China launches national sex education campaign

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China launches national sex education campaign

Victoria Victoria
'China launches campaign to break sex taboos' link
By Ben Blanchard

BEIJING, Feb 15 (Reuters) - China on Sunday launched a national sex education campaign aimed at breaking traditional taboos and getting more people to seek treatment for sexually transmitted diseases and infertility.

Just seven percent of women and slightly more than eight percent of men seek immediate medical help for sexual problems, while more a third of people never seek help, said one of the campaign's advisors.

"These numbers are shocking," Xia Enlan, head of the obstetrics and gynecology department of the Capital University of Sciences' Fuxing Hospital, told a news conference. "The numbers who get medical attention for sexual problems are extremely small," she added. "This delays treatment for some very serious diseases."

The campaign, called "The sunshine project to care for gender health", will feature posters, competitions and sponsorship of an international sex toy fair in Beijing, organizers said, in a bid to breach "painful topics" of sex.
It will be fronted by Hong Kong starlet Yvonne Yung and her husband Will Liu, who will be the campaign's "image ambassadors".

"Sexual health is an important part of family life and good for helping build a harmonious society," said Cui Yandi of the China Woman and Child Development Centre, one of the program’s main sponsors.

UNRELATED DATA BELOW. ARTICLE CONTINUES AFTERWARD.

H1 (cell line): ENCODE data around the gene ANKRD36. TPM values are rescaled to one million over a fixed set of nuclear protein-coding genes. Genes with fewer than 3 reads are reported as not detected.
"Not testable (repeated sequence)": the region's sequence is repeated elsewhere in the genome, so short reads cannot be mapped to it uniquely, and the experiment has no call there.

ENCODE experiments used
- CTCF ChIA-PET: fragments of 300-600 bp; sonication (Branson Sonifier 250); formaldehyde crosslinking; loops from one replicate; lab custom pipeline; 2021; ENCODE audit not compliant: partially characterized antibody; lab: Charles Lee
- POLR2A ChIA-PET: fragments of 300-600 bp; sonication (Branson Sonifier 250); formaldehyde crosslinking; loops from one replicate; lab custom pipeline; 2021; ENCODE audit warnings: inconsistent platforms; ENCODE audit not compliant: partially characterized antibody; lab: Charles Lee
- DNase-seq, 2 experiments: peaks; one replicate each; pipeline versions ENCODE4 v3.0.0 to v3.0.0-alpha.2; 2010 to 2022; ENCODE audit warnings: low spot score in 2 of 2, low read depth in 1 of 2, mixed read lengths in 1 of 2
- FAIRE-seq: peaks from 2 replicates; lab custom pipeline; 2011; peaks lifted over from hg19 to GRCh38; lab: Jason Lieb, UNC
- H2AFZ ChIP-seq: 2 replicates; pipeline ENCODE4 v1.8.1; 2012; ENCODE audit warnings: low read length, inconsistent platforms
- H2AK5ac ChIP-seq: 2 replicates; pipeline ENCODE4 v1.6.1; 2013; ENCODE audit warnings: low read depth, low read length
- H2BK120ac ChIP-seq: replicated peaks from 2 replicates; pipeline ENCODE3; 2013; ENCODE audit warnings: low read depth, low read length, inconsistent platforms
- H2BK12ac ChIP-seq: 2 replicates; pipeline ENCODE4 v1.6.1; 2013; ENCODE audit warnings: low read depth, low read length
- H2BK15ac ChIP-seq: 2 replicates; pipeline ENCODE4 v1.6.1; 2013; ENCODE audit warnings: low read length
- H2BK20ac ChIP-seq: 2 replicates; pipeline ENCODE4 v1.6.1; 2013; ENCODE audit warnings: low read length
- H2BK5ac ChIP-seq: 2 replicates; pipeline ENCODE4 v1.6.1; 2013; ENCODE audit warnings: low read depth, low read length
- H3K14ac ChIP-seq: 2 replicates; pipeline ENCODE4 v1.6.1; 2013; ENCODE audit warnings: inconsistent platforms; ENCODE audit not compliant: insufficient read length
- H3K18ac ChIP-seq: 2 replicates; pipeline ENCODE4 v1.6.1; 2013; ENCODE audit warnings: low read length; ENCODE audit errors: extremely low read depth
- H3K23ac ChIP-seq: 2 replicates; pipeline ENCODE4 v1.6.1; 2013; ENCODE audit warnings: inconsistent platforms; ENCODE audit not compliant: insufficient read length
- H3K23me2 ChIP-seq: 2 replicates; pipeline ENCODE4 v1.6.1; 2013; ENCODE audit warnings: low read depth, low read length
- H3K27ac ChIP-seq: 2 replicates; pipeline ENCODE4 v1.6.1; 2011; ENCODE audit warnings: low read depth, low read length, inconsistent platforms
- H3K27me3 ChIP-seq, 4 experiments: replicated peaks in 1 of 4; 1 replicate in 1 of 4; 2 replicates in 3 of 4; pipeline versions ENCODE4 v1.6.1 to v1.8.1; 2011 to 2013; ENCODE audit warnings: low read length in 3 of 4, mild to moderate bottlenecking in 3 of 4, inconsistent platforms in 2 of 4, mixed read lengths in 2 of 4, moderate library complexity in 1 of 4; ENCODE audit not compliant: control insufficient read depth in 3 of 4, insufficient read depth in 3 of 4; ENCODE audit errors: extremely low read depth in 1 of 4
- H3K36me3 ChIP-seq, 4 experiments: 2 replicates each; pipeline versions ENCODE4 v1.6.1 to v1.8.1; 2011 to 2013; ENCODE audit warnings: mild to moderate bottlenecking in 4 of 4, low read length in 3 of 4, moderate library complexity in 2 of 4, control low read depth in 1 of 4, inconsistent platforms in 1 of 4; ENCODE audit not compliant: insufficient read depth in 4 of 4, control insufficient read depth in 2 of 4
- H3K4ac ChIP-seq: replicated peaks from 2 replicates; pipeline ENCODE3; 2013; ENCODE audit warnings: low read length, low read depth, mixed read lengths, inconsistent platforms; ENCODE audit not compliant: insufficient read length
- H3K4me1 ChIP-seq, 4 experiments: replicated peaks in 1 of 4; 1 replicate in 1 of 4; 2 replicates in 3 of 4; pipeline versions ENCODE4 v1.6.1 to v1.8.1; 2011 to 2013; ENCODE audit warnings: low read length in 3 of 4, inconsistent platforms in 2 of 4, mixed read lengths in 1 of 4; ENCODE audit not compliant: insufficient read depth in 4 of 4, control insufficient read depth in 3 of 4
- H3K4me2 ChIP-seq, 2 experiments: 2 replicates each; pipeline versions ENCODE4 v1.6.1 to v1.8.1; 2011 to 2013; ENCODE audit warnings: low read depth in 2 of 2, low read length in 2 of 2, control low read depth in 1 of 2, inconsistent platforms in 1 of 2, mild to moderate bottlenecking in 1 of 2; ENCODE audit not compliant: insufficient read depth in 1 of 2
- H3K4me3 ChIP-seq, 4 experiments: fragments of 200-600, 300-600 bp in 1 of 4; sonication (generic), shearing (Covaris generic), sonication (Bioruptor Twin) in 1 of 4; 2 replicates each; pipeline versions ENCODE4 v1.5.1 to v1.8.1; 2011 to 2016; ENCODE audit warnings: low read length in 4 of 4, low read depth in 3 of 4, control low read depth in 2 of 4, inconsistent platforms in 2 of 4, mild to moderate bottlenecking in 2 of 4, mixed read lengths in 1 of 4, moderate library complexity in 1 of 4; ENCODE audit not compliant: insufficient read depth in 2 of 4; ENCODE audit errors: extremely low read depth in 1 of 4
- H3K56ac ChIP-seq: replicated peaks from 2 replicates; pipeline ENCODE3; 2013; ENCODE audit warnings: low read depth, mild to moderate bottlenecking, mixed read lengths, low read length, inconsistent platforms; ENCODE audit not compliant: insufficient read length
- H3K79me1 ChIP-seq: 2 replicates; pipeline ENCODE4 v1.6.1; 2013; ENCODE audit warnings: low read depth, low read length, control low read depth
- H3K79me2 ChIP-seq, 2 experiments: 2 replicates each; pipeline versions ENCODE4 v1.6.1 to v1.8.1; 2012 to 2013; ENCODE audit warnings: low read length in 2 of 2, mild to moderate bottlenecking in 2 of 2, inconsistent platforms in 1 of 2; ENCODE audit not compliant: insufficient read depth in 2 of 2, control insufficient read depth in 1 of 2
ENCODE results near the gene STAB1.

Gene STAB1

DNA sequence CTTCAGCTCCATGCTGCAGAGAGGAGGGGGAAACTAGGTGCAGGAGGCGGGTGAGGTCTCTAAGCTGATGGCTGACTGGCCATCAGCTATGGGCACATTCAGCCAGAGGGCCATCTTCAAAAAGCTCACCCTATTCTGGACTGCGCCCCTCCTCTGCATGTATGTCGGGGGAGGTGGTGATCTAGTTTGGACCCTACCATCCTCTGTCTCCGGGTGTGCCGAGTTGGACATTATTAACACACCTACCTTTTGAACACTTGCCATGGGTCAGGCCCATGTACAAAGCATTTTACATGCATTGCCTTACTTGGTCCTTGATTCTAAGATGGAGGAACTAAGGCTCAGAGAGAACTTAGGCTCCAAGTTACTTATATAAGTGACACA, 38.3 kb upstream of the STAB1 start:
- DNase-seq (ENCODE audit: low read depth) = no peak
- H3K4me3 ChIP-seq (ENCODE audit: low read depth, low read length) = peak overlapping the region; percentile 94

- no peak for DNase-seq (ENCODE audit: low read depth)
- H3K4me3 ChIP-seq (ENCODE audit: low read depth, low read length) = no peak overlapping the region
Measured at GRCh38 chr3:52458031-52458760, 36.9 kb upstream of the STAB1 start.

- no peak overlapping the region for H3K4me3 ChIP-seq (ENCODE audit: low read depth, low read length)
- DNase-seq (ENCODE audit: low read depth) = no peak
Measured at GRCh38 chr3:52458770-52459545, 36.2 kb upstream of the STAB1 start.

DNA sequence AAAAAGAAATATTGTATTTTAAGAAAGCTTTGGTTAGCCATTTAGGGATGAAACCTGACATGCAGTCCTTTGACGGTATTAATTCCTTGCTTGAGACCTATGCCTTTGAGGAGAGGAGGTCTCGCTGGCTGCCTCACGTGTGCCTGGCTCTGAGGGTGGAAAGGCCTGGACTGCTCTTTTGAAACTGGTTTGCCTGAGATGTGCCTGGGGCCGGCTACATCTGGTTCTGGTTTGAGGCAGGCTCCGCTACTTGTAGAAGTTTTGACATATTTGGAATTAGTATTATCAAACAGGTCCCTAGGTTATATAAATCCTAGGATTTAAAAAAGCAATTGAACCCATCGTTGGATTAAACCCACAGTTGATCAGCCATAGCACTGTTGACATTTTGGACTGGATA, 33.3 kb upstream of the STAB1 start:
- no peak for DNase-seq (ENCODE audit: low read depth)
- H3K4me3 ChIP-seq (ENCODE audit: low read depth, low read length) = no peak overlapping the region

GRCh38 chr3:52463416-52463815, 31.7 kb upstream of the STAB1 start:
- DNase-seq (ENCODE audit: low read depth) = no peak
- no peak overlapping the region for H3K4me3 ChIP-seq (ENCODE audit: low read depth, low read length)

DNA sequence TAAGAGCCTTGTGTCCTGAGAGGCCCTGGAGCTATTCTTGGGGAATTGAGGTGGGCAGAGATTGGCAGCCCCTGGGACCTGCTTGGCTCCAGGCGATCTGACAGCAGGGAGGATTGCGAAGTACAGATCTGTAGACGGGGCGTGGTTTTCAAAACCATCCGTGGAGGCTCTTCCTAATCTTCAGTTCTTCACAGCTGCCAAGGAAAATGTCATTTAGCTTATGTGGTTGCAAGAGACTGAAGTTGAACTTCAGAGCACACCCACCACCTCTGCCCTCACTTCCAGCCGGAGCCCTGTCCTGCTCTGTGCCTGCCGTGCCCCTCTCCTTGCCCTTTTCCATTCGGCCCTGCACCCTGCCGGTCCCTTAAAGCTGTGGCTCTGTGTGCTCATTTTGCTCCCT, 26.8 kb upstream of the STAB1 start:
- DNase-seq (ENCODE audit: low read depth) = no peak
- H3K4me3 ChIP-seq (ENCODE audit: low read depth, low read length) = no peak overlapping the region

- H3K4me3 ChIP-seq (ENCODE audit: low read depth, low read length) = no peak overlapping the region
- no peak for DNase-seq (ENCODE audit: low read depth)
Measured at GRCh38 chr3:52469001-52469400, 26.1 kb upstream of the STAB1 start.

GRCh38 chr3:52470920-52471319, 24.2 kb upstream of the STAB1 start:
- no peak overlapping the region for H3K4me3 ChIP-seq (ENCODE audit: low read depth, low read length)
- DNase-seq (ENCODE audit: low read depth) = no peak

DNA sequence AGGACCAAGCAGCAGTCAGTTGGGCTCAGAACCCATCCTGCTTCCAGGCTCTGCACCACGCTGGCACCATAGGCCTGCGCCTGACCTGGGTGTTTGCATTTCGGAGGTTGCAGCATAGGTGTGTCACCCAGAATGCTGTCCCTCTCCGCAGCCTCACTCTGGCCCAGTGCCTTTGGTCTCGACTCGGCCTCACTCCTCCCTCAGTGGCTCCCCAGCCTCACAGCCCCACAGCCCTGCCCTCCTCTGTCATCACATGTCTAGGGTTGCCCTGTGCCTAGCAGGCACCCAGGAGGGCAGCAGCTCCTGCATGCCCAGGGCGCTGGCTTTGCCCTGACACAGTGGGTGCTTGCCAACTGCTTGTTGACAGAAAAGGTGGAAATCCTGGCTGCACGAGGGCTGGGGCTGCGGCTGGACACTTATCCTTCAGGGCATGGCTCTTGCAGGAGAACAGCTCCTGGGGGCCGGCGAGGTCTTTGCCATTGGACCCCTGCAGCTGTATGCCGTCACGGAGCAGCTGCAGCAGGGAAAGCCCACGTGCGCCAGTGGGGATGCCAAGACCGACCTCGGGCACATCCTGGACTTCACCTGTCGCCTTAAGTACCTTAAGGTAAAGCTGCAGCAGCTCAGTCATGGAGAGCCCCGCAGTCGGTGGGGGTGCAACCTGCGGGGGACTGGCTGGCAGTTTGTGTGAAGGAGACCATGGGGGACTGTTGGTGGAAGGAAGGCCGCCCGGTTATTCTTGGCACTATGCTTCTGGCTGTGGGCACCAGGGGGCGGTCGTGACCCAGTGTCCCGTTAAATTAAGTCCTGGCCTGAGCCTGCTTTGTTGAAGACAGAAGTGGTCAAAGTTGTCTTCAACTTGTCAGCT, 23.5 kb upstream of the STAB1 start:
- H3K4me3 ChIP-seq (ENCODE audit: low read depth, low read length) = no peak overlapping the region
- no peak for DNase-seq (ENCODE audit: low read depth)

China reported a one-fifth rise in syphilis last year, with a total of 257,474 cases, according to the Health Ministry, though gonorrhea cases dropped by a tenth. Read the rest of the article at this link .
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Miss Cinnamon Miss Cinnamon
AHHH EF ate my post

This article intrigues me very much. I agree wholeheartedly that a bulk of Chinese society is for the most part in the dark about many sexual health topics, including those that make their way around the EF forum daily. While I don't have first-hand insight into the minds of the young mainland Chinese, I can say as a second-generation Asian-American that my parents are very close-minded/uneducate d about sexual health. I remember my father telling me that I was a slut because I had sex toys and also that I could get STDs from sex toys (which I was NOT sharing). They are both relatively ignorant about all but the most infamous STDs--AIDS, Syphilis, Gonorrhea--and contraceptive/barrier methods.

I am curious as to how this new "sunshine project" will be received. I suspect that the younger people--college students in their early to mid 20s, etc.--will be more progressive and receptive, but I could be wrong. From my personal experiences with Chinese culture, though, I am slightly dubious that a high percentage from my parents' generation will regard this program in a positive light.

And, trust me when I say "sunshine project to care for gender health" sounds much more professional and less hokey in Chinese.
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